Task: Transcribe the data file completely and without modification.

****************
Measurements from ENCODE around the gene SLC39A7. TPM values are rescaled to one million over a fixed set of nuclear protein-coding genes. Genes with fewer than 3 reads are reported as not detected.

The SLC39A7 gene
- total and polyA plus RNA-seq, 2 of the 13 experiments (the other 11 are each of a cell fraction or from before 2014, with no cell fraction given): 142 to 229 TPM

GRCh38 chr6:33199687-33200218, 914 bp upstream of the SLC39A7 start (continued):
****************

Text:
Measurements from ENCODE around the gene SLC39A7. TPM values are rescaled to one million over a fixed set of nuclear protein-coding genes. Genes with fewer than 3 reads are reported as not detected.

The SLC39A7 gene
- total and polyA plus RNA-seq, 2 of the 13 experiments (the other 11 are each of a cell fraction or from before 2014, with no cell fraction given): 142 to 229 TPM

GRCh38 chr6:33199687-33200218, 914 bp upstream of the SLC39A7 start (continued):